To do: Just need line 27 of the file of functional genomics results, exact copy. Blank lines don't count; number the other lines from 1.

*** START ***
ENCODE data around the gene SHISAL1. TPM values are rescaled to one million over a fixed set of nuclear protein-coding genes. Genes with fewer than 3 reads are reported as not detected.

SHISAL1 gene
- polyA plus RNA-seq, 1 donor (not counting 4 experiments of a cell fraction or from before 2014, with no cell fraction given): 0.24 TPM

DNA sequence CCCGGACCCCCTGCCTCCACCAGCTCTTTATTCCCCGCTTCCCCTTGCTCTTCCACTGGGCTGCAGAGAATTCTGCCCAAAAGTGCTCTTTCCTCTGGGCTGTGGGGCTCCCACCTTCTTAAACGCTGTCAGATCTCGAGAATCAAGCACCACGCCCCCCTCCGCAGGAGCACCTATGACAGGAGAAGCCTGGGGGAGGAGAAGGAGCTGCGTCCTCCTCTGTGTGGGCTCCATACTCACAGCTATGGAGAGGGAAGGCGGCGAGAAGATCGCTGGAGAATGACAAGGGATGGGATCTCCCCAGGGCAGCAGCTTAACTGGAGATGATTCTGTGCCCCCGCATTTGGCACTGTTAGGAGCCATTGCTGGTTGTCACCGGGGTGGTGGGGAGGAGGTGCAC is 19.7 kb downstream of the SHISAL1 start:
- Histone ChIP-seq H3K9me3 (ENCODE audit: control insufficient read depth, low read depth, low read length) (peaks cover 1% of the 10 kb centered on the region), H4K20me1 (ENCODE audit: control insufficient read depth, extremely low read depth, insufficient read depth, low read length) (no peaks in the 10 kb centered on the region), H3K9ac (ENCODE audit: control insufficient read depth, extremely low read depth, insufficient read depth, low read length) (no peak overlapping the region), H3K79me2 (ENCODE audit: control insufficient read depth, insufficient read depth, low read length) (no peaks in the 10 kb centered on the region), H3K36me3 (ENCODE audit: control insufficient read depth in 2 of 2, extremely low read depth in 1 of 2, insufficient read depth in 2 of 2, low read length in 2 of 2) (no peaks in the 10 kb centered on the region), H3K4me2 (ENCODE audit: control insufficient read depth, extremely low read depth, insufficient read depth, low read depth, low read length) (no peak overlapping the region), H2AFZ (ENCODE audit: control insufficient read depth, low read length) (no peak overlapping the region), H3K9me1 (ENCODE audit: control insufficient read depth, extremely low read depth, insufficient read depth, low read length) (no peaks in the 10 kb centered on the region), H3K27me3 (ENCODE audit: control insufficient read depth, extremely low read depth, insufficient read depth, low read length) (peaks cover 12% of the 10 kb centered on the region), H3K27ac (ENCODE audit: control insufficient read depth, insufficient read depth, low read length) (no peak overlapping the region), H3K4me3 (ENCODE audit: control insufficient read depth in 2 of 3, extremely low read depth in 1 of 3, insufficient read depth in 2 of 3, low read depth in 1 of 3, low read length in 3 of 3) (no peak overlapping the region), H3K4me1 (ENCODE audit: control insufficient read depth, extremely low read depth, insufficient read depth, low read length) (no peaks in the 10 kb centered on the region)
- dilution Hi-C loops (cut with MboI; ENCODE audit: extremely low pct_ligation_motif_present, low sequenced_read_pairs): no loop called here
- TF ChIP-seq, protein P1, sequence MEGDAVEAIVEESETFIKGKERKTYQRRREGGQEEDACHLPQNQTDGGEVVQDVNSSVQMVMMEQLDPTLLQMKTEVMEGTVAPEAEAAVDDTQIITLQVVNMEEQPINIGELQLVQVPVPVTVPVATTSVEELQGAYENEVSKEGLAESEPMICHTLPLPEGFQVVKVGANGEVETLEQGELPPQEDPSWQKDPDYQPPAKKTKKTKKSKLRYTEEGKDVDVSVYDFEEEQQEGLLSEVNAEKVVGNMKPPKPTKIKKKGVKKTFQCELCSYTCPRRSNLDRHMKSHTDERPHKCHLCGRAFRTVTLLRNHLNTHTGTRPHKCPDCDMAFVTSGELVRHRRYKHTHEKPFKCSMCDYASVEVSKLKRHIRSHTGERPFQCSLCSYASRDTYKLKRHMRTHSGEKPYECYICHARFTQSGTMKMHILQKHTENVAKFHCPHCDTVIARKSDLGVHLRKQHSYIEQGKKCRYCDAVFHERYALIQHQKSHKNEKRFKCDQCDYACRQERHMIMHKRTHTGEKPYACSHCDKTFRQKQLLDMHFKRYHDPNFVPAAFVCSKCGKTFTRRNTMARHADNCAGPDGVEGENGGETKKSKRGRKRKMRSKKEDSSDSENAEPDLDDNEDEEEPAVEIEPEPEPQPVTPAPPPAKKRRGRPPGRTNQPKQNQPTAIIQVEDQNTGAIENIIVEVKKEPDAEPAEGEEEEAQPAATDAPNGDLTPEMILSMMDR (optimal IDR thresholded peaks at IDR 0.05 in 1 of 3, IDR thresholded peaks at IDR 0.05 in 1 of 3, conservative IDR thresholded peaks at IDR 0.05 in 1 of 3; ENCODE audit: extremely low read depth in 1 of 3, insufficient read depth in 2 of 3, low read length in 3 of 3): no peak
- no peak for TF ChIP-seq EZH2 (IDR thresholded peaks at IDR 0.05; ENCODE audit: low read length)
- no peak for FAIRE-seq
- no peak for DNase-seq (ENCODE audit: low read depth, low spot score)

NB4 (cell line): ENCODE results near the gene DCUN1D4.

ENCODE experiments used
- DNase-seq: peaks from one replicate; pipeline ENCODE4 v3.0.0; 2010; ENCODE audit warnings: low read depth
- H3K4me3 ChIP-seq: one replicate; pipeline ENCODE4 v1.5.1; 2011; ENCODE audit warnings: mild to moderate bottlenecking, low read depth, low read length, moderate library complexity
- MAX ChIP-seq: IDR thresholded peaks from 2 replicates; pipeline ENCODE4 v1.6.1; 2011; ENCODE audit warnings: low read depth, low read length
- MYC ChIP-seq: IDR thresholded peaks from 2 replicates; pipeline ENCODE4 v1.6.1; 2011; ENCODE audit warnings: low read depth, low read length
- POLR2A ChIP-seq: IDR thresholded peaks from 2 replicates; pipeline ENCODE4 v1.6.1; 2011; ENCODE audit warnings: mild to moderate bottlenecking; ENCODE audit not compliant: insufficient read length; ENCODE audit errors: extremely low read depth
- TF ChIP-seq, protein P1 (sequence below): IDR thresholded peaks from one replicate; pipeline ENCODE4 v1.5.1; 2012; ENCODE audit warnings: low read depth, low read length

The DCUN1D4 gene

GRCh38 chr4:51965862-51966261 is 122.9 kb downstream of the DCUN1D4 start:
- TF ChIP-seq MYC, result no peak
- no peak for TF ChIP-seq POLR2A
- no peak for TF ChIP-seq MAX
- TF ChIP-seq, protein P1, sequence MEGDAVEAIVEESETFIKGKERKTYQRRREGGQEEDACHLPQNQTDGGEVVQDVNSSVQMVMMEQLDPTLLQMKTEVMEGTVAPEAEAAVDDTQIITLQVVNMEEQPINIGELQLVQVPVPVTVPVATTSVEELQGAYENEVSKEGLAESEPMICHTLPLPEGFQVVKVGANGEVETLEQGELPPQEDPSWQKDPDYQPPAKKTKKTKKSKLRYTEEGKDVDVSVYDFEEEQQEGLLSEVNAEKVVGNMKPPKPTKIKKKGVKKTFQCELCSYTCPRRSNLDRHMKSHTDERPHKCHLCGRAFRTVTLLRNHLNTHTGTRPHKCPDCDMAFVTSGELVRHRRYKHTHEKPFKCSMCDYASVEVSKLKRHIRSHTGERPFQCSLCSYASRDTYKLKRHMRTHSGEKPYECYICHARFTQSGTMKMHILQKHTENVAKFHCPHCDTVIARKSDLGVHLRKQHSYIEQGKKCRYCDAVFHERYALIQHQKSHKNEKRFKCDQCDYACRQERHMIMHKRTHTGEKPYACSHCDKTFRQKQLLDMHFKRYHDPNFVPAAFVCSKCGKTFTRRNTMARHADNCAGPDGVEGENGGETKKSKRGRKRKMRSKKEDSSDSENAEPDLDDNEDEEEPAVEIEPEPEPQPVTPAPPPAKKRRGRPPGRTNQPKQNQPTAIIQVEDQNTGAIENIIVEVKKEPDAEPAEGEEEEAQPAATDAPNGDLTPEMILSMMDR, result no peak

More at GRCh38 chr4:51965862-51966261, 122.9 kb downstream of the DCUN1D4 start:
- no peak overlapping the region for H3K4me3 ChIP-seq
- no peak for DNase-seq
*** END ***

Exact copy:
- no peak for DNase-seq